Microsoft vendor employee charged with voyeurism for 'upskirt' videos of women on campus

A Microsoft vendor employee was charged with two counts of voyeurism on March 28 after it was discovered that he had filmed "upskirt" video images of women on the tech company's Redmond campus.

According to King County charging documents, Leonard Raymundo filmed the intimate areas of an unidentified female "without her knowledge and consent, and under circumstances where she had a reasonable expectation of privacy, whether in a public or private place," between Aug. 12, 2012 and Aug. 15, 2013.

"(Raymundo) appeared to plan ahead and selected his filming locations carefully to ensure an abundance of potential victims," documents state. "He also downloaded the videos to his work laptop without apparent fear of consequences."

Raymundo's actions were discovered July 24, 2013 when another Microsoft vendor employee was walking a foot path at Microsoft in Redmond and found a Muvi brand USB video camera on the path, documents state. The employee discovered videos on the camera that were pointed up women's skirts or dresses and reported the incident to Microsoft Global Security on July 26, 2013.

Microsoft investigators reviewed surveillance video of the pathway where the camera was found, which leads away from the campus's RedWest building. According to court documents, the investigators reviewed surveillance of the area leading up to the when the camera was discovered. The surveillance shows a female wearing a white dress with long dark hair exiting the RedWest building, followed by a male wearing a "light colored, collared shirt and reddish hued pants," the documents state. Court papers go on to state "the same male can be seen on camera, rushing back towards the RedWest building. He appears nervous, frantically looking around. The male then uses his key card to access the RedWest building."

After pulling the key card log for that door for that date and time, investigators determined the male on camera was Raymundo.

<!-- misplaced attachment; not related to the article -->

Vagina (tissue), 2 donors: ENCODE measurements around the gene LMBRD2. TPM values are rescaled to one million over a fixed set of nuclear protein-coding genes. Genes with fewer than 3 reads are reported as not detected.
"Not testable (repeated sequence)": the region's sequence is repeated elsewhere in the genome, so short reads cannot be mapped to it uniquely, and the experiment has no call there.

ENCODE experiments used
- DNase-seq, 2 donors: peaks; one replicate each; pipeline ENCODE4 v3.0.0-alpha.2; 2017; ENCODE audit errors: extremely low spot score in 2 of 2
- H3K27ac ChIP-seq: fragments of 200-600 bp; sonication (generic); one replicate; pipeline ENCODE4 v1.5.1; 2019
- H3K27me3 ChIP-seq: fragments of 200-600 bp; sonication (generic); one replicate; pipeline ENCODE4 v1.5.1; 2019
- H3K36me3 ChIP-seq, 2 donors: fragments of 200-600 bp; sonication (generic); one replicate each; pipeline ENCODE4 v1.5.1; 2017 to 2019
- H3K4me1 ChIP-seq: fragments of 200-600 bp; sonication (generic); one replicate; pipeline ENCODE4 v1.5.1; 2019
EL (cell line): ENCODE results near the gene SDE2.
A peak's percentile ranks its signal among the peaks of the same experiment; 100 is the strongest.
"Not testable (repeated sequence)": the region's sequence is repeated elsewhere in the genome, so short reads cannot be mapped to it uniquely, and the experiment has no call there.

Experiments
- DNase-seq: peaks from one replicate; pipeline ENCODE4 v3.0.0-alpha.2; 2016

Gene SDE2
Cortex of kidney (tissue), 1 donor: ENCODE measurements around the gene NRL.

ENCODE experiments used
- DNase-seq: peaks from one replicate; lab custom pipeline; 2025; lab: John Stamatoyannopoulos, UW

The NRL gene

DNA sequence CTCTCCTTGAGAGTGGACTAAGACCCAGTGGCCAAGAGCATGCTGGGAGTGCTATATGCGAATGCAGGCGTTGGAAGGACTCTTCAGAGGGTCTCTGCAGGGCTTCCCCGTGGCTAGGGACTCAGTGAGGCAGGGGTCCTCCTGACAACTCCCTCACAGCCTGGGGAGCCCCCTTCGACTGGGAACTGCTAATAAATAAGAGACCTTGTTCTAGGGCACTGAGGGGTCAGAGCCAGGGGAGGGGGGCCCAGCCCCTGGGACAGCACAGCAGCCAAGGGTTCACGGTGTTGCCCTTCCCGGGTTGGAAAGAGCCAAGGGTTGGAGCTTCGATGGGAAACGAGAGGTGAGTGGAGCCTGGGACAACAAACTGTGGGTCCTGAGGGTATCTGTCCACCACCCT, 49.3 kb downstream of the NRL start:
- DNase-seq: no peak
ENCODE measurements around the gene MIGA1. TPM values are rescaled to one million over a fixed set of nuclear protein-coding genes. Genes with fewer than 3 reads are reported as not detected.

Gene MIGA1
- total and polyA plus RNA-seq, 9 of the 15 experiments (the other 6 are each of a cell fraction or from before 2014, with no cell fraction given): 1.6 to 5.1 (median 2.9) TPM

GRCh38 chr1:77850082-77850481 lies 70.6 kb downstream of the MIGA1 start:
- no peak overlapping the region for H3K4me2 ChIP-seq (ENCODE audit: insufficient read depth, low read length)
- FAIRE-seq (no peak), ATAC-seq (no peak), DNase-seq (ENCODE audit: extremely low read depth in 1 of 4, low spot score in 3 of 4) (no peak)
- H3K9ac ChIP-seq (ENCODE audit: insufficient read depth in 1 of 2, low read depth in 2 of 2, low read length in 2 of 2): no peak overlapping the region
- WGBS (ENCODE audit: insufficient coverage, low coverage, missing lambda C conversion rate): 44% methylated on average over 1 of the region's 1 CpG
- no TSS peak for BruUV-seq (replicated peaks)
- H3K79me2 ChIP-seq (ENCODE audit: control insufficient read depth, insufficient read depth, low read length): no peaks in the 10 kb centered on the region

A Microsoft investigator and human resources employee met with Raymundo on Aug. 15, 2013. Documents state that the suspect admitted as he was escorted out of the building that "he had been visiting 'upskirting' websites for the past year and admitted to taking 'upskirting' images on the Microsoft Redmond campus." Raymundo also admitted that his assigned Microsoft computer would reveal visits to voyeurism websites as well, according to court documents.

Microsoft investigators turned over the evidence — the Muvi camera and digital copies of the Microsoft surveillance video and videos located on the Muvi camera — to the Redmond Police Department on Oct. 11, 2013 and Raymundo's laptop computer on Nov. 15, 2013, documents state.

After receiving a search warrant, Redmond police detective Katelyn McGinnis forensically searched Raymundo's laptop and Muvi camera. Court documents state that from what she was able to view, McGinnis estimated the Muvi camera to contain about 86 videos with images captured up the skirt or dress of the female victims.

"Some of the videos have multiple victims captured on camera, there are an estimated 93 victims captured on the Muvi videos I was able to view," McGinnis wrote in her report in the court documents. "None of the victims appear aware they are being filmed and are not intending to participate in filming."

According to court documents, McGinnis noted that Raymundo used stairs, escalators or checkout lines as an excuse to be within close range of the female victims without arousing their suspicion. She wrote that the suspect's face is also captured on film about 50 times throughout the Muvi video collection and his skin tone, hair color and facial features "are all consistent with Raymundo."

Court documents state that Raymundo has no criminal history record. Raymundo's arraignment is scheduled for Thursday at 8:30 a.m.

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